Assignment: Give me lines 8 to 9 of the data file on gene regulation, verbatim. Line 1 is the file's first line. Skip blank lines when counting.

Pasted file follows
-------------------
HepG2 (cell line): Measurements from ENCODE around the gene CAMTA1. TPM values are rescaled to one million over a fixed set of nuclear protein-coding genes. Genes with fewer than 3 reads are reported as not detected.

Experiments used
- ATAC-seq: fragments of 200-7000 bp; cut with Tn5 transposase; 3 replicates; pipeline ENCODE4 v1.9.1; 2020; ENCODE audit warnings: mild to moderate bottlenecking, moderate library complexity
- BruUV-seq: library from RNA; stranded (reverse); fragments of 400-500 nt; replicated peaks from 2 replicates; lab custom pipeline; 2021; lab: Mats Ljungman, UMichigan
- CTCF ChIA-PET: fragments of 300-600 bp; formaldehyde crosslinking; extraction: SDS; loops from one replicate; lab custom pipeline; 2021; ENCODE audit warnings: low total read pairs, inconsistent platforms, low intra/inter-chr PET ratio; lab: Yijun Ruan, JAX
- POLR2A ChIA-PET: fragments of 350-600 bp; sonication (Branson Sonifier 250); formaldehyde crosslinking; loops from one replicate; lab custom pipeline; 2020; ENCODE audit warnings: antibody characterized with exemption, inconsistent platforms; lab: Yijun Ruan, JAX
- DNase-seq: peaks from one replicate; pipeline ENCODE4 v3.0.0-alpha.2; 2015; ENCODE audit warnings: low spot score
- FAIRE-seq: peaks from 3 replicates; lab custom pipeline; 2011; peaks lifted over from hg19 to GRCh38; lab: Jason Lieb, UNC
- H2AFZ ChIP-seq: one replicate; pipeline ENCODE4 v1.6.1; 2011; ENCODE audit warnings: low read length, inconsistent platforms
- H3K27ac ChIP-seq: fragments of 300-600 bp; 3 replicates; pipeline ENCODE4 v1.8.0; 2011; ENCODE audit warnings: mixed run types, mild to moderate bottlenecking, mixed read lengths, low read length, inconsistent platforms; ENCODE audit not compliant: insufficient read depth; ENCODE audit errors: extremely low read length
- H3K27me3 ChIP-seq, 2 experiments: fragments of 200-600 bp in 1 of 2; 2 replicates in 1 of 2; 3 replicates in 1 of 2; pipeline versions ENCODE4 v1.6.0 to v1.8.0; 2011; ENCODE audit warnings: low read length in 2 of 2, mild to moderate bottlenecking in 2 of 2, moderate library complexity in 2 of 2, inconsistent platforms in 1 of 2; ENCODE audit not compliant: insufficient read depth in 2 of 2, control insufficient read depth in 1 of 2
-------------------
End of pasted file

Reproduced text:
- FAIRE-seq: peaks from 3 replicates; lab custom pipeline; 2011; peaks lifted over from hg19 to GRCh38; lab: Jason Lieb, UNC
- H2AFZ ChIP-seq: one replicate; pipeline ENCODE4 v1.6.1; 2011; ENCODE audit warnings: low read length, inconsistent platforms